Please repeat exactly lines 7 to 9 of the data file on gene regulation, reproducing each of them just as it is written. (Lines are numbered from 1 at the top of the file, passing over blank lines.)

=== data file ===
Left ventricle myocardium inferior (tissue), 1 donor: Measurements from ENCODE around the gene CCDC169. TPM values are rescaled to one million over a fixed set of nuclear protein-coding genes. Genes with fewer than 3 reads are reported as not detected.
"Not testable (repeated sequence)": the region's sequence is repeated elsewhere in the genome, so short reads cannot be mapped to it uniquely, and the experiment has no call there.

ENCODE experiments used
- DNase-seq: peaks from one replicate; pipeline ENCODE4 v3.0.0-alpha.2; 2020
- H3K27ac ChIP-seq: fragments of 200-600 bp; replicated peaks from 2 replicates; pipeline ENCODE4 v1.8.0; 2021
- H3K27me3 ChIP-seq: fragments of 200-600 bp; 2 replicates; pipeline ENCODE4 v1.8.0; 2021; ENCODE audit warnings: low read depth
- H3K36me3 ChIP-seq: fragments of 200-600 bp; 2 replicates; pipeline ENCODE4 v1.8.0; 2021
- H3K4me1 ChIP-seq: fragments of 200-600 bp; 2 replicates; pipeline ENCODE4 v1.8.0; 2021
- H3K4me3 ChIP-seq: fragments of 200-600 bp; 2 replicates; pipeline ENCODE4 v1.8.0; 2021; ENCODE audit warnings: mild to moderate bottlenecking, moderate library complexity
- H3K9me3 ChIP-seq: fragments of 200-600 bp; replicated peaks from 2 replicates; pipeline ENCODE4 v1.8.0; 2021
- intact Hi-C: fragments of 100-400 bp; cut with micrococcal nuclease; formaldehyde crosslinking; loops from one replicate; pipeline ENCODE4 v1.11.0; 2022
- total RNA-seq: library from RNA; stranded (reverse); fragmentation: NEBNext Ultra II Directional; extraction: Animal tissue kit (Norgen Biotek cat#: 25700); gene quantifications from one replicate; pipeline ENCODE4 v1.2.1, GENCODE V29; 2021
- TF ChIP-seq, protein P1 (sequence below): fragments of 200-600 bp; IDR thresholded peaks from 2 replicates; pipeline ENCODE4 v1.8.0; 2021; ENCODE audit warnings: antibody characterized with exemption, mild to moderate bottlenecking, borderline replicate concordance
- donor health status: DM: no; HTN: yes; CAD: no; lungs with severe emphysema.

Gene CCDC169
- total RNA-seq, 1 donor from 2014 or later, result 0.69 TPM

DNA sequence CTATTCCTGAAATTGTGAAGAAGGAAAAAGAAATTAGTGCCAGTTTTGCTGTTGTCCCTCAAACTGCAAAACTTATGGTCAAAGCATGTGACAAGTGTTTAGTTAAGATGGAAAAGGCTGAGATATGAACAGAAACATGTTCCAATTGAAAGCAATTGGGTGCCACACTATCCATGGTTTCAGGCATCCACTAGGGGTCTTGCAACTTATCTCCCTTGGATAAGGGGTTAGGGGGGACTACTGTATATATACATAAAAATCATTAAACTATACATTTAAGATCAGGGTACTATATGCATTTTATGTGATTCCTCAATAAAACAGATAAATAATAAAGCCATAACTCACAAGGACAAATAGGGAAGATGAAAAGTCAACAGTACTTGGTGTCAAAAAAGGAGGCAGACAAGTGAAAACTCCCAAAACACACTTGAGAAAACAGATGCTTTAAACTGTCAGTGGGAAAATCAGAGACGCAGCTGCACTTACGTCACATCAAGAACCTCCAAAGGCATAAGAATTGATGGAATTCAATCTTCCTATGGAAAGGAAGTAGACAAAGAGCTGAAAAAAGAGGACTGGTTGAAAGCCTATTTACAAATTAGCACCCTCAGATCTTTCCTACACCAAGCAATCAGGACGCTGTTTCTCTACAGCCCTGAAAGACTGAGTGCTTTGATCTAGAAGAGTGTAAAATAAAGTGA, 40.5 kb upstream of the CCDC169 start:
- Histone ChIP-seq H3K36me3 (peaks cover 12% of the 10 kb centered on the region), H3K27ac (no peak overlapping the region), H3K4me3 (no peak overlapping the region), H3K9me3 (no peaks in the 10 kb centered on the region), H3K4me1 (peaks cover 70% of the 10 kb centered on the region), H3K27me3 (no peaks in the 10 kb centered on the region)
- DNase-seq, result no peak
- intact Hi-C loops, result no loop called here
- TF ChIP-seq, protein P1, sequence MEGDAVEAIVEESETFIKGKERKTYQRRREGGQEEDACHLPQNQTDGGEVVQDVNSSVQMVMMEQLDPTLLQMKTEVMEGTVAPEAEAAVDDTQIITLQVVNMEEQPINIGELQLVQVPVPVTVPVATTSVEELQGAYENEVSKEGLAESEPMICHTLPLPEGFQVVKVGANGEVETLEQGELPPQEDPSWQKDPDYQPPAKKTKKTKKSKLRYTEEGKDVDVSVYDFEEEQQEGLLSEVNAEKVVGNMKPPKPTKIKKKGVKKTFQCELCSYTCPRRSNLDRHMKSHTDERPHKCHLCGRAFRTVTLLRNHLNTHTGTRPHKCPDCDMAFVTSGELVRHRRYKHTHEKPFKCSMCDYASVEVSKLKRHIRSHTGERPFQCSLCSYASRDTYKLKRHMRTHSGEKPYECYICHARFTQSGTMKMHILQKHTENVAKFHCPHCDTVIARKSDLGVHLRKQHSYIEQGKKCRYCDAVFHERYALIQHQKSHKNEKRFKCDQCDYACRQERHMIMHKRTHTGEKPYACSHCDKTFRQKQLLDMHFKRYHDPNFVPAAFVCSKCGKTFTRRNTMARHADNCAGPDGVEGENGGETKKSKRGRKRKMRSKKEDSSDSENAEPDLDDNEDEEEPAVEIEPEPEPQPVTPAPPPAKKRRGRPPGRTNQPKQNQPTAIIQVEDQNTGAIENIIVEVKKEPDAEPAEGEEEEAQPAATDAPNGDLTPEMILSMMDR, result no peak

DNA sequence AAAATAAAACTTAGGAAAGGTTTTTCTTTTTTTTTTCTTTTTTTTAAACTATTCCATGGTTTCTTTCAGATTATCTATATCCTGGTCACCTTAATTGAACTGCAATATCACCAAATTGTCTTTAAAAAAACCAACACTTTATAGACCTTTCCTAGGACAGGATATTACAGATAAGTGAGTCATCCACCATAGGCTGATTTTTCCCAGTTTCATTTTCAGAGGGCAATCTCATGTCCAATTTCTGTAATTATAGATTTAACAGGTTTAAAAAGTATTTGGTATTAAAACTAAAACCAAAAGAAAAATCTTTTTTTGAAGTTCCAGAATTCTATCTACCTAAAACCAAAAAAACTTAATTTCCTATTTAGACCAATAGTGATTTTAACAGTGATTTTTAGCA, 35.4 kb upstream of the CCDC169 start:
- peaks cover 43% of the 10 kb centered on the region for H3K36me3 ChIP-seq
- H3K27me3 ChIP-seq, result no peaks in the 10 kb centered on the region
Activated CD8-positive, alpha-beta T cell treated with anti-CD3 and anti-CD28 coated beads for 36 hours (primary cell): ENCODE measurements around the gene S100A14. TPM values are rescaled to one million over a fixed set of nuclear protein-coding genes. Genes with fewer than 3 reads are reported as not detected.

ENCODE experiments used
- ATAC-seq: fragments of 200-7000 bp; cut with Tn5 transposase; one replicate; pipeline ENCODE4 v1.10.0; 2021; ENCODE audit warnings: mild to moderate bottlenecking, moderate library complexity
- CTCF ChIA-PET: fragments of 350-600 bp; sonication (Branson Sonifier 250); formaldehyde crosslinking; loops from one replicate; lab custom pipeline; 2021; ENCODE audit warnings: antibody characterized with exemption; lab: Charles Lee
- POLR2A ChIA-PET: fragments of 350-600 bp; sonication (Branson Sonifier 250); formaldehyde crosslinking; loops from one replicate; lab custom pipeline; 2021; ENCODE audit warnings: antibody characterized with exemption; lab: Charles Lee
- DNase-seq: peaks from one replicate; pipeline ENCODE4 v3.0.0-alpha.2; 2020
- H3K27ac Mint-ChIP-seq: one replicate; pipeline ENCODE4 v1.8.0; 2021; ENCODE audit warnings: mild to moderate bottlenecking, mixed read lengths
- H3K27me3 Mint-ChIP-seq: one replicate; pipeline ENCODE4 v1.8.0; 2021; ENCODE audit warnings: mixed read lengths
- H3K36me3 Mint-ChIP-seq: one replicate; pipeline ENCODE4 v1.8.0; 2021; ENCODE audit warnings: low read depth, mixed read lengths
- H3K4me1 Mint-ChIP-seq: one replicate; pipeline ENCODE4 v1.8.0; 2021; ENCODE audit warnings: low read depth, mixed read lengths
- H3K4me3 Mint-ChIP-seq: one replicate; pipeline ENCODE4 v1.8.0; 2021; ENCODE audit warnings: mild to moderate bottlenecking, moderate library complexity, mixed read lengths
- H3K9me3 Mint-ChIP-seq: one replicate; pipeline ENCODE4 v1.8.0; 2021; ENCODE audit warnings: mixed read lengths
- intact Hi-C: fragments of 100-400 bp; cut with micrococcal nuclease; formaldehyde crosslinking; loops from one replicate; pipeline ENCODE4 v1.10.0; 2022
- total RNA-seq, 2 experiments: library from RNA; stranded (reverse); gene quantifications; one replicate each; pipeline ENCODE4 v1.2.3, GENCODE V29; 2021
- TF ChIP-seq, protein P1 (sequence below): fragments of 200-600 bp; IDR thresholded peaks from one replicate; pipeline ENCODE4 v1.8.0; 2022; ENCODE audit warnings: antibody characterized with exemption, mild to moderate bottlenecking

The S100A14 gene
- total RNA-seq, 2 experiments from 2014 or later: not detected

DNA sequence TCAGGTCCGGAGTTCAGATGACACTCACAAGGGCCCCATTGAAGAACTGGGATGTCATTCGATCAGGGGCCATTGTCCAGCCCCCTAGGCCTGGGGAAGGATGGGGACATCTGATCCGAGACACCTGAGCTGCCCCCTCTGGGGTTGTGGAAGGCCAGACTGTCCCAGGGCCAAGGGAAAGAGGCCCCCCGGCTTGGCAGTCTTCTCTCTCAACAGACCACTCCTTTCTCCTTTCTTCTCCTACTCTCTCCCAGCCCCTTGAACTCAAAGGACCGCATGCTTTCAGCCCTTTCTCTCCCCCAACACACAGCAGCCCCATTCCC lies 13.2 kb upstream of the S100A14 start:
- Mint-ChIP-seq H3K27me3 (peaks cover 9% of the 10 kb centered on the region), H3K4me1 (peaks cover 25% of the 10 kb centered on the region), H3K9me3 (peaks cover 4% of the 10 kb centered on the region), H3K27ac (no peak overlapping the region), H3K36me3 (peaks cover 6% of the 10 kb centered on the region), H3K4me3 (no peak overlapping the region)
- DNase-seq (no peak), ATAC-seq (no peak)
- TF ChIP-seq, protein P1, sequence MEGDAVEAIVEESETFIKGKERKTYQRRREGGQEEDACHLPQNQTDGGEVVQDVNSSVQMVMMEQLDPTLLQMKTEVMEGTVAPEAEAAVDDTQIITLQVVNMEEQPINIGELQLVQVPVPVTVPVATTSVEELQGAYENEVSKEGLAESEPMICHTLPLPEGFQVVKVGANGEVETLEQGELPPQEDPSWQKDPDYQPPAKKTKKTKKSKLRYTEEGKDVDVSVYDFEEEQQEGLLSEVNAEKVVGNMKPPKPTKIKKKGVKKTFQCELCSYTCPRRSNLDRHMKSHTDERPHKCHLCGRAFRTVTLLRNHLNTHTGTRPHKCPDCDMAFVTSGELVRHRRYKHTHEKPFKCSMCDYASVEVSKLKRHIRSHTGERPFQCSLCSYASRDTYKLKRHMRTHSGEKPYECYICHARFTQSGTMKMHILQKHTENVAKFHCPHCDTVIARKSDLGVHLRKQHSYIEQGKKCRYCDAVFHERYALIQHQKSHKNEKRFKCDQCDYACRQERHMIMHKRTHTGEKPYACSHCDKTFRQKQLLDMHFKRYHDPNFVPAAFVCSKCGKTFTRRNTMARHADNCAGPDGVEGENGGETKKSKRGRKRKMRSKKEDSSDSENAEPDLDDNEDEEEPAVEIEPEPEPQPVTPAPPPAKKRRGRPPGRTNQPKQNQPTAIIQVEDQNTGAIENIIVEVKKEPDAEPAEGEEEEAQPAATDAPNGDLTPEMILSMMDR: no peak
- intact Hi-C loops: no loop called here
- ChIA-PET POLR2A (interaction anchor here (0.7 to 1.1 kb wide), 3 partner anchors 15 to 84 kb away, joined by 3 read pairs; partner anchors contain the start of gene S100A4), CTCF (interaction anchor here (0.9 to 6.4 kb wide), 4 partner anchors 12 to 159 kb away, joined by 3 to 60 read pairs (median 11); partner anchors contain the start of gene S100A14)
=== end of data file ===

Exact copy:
- H3K36me3 ChIP-seq: fragments of 200-600 bp; 2 replicates; pipeline ENCODE4 v1.8.0; 2021
- H3K4me1 ChIP-seq: fragments of 200-600 bp; 2 replicates; pipeline ENCODE4 v1.8.0; 2021
- H3K4me3 ChIP-seq: fragments of 200-600 bp; 2 replicates; pipeline ENCODE4 v1.8.0; 2021; ENCODE audit warnings: mild to moderate bottlenecking, moderate library complexity